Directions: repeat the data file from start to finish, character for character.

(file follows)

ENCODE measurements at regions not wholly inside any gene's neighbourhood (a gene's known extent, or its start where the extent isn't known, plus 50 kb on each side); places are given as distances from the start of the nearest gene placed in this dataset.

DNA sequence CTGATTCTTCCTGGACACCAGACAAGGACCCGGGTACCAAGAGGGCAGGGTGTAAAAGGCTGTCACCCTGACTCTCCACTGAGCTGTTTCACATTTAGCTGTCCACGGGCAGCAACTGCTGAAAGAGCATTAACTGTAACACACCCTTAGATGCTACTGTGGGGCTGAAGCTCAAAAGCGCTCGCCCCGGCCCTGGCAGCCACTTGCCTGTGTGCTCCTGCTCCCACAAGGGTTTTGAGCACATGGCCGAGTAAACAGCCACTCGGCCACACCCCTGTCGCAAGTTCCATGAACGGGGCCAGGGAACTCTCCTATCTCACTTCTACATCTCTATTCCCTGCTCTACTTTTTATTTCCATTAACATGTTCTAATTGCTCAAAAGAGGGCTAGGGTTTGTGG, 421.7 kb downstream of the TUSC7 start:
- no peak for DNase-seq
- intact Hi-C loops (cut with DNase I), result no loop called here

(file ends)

ENCODE measurements at regions not wholly inside any gene's neighbourhood (a gene's known extent, or its start where the extent isn't known, plus 50 kb on each side); places are given as distances from the start of the nearest gene placed in this dataset.

DNA sequence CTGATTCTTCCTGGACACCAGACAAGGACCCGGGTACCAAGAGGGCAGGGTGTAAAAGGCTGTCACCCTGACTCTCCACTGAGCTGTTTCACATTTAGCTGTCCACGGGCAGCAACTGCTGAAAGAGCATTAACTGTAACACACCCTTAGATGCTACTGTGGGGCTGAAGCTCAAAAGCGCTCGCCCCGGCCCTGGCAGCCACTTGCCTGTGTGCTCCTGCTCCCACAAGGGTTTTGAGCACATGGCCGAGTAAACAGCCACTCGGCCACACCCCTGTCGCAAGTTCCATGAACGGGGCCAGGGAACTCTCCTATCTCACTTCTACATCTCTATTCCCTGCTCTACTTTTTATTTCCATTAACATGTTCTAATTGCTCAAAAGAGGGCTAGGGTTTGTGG, 421.7 kb downstream of the TUSC7 start:
- no peak for DNase-seq
- intact Hi-C loops (cut with DNase I), result no loop called here